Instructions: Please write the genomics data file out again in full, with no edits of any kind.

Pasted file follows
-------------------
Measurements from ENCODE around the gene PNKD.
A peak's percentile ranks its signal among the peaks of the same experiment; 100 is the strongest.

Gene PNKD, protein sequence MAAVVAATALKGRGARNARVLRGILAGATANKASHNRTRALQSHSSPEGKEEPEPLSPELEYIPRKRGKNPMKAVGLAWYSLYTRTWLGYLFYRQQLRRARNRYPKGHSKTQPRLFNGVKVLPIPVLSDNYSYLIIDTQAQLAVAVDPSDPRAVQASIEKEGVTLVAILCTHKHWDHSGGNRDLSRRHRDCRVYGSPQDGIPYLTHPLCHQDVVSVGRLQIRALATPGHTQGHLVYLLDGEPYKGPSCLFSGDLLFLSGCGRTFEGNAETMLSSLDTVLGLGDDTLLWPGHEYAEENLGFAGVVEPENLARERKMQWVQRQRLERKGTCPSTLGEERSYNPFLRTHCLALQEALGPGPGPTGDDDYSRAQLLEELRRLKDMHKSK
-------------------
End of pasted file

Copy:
Measurements from ENCODE around the gene PNKD.
A peak's percentile ranks its signal among the peaks of the same experiment; 100 is the strongest.

Gene PNKD, protein sequence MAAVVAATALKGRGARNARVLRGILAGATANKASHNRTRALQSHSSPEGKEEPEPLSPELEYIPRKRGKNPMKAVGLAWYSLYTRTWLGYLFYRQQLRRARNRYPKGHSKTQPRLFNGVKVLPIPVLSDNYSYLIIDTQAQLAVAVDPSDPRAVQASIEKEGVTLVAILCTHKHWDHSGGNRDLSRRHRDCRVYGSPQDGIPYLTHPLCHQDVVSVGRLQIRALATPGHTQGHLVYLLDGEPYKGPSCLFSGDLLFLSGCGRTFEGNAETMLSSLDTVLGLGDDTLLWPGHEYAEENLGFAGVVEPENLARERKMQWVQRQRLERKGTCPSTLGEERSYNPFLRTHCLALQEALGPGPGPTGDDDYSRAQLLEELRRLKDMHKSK